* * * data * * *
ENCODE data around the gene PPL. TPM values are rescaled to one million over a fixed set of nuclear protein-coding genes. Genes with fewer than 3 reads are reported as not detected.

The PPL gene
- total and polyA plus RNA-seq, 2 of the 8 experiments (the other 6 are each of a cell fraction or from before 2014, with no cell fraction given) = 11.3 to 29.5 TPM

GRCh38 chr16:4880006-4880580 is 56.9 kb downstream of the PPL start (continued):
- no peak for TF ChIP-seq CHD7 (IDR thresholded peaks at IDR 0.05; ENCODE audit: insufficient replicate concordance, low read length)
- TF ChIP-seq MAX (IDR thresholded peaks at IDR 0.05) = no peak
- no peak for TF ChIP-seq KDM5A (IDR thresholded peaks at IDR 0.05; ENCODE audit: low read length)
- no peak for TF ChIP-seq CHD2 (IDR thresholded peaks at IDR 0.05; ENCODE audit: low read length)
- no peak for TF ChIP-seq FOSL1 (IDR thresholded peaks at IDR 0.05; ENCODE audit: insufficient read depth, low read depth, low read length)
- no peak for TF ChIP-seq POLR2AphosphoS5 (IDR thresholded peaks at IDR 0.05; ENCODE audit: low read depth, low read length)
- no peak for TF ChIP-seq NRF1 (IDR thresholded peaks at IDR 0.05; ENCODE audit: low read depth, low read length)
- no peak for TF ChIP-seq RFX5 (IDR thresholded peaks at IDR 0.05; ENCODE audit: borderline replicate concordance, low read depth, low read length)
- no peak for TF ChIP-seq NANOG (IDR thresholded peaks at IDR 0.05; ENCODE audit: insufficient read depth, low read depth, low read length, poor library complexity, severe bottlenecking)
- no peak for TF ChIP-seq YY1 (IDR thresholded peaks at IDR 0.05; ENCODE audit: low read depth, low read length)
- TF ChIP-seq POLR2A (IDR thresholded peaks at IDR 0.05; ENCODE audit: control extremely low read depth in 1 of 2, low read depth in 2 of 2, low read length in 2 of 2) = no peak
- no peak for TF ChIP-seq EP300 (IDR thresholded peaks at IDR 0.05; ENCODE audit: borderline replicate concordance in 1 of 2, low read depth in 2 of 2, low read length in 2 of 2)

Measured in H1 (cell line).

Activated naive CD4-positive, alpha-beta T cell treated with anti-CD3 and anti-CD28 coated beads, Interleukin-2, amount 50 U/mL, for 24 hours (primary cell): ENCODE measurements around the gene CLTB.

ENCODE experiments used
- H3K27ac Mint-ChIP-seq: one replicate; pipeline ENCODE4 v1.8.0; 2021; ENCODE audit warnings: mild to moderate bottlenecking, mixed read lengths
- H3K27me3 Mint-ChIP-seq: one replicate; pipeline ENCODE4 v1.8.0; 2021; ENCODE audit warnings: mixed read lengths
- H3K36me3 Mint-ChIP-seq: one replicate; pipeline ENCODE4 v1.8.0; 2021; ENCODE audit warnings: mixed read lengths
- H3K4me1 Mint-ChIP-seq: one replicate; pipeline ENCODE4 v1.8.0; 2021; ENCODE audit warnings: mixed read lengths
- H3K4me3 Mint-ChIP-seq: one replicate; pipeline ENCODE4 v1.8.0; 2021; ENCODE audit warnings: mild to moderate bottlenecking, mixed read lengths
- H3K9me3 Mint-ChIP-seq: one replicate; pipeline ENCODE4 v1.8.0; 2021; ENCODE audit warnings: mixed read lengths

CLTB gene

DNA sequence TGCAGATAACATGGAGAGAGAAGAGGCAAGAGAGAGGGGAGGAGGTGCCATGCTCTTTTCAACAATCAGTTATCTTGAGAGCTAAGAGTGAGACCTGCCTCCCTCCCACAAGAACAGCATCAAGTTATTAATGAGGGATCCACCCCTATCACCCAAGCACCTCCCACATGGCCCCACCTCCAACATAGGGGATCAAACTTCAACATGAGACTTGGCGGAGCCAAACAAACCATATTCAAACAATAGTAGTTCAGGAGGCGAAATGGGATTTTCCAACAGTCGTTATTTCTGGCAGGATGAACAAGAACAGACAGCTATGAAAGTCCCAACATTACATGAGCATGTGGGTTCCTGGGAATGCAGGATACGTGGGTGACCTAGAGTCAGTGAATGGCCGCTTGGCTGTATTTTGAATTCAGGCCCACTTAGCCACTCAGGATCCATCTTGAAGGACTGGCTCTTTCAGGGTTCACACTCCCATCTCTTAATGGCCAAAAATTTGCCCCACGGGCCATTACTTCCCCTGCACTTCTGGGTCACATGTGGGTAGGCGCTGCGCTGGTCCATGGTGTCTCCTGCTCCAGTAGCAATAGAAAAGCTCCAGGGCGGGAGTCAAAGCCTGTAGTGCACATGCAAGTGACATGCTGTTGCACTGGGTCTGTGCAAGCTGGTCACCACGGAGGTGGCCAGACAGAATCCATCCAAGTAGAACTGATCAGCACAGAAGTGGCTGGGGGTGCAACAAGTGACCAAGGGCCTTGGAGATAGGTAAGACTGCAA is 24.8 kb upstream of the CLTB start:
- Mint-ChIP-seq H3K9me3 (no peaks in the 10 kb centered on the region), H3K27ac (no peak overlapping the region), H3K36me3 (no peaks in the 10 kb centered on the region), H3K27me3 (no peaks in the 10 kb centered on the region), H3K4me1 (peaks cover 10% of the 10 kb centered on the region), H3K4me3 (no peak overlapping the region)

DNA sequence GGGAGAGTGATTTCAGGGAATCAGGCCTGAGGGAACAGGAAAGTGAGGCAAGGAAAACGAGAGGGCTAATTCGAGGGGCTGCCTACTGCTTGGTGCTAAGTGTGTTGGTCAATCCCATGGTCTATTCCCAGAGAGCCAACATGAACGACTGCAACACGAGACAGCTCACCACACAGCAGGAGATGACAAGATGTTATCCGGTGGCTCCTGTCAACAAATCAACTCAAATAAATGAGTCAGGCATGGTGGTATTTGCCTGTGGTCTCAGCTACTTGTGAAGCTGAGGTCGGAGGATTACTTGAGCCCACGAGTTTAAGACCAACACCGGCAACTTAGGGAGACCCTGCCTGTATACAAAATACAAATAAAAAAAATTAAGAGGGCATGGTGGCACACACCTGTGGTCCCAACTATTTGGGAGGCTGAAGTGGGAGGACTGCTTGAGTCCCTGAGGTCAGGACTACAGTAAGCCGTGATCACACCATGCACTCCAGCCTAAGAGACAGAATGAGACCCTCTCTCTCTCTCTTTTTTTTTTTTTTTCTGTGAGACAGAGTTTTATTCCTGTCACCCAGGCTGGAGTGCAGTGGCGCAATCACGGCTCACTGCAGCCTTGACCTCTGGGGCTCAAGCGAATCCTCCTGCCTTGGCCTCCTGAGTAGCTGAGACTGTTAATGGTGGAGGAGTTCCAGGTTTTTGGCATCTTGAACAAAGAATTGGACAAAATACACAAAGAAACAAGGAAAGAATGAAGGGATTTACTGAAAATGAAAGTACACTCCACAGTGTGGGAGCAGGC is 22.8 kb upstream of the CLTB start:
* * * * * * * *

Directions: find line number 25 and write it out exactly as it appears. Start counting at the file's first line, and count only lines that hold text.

- H3K9me3 Mint-ChIP-seq: one replicate; pipeline ENCODE4 v1.8.0; 2021; ENCODE audit warnings: mixed read lengths